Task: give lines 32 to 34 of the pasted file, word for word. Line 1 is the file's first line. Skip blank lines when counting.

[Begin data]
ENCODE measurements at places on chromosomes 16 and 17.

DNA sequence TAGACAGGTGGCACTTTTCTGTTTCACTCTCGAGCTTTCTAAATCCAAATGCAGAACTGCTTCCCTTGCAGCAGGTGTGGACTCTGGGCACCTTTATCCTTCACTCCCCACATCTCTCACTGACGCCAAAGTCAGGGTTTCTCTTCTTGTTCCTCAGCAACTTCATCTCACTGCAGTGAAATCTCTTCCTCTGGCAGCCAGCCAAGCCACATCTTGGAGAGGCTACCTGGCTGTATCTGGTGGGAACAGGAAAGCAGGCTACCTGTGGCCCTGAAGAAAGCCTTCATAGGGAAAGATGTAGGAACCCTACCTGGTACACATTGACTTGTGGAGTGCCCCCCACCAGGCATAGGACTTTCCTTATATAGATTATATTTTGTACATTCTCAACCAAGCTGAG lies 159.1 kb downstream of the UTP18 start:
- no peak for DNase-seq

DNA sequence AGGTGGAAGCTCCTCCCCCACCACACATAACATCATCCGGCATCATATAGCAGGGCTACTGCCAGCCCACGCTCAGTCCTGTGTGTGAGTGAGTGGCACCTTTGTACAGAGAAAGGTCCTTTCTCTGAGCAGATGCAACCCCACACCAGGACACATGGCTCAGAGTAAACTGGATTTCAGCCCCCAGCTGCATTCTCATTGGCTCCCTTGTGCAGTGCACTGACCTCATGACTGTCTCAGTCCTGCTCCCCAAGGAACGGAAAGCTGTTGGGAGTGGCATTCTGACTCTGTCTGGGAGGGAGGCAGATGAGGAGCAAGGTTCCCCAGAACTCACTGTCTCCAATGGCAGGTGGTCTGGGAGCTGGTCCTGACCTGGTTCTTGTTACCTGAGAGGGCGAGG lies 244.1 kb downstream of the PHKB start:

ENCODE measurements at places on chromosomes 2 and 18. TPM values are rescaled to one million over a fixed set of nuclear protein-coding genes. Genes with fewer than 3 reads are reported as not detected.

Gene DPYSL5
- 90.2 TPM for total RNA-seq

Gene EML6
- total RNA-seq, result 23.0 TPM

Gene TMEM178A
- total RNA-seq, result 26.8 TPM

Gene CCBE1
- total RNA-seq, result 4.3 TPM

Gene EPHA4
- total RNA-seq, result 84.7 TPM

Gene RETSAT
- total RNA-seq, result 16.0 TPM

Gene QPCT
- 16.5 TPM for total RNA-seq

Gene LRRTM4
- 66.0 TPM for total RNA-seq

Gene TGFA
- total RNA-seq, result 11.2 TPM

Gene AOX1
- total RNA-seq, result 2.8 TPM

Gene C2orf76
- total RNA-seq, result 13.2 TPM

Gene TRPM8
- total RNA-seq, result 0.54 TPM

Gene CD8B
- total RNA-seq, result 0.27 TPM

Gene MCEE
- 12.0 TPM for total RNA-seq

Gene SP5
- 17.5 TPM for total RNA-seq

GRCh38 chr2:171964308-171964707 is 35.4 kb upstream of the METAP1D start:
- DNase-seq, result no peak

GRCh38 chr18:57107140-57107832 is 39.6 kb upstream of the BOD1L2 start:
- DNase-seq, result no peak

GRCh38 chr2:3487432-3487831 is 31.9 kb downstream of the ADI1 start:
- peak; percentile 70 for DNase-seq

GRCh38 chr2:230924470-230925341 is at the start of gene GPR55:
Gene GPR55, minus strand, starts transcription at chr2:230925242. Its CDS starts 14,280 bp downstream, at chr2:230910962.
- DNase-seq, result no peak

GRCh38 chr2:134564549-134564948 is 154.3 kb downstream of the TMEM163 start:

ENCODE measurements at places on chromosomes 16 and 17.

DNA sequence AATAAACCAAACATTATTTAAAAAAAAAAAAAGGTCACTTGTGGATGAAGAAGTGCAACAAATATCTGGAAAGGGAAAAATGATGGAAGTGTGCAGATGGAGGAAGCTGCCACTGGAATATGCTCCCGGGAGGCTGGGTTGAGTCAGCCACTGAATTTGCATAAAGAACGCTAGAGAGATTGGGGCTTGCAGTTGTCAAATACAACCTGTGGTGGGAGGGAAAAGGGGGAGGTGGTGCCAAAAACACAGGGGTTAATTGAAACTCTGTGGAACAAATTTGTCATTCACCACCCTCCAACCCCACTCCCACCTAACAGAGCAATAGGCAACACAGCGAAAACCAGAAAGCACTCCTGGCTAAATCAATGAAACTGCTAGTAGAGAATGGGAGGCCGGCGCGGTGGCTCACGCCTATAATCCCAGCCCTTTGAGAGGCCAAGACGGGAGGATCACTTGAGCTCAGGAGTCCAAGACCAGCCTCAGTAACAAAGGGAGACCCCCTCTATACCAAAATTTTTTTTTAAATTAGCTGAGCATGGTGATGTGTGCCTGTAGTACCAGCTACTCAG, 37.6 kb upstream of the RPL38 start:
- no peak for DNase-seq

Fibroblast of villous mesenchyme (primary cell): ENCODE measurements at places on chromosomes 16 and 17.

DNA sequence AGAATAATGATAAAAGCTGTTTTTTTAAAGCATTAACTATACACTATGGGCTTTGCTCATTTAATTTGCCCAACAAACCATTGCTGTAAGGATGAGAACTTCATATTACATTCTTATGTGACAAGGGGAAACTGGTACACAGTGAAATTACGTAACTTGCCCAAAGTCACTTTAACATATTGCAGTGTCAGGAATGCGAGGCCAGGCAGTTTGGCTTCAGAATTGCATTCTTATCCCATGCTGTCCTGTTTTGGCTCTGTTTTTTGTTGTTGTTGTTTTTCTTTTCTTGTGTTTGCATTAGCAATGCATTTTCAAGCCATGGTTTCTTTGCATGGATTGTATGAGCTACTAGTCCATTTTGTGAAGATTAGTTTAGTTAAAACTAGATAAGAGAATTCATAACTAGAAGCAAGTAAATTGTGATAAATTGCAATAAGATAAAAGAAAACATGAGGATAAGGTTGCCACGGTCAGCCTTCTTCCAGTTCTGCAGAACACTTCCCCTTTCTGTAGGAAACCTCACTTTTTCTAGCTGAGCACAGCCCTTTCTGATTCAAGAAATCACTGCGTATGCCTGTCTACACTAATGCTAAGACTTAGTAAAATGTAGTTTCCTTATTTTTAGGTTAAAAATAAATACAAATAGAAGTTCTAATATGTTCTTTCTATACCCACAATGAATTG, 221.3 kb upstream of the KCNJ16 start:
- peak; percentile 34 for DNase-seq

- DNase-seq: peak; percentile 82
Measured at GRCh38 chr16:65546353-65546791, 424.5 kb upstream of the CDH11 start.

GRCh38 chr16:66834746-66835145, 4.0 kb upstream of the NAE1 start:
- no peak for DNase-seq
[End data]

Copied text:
Gene MCEE
- 12.0 TPM for total RNA-seq

Gene SP5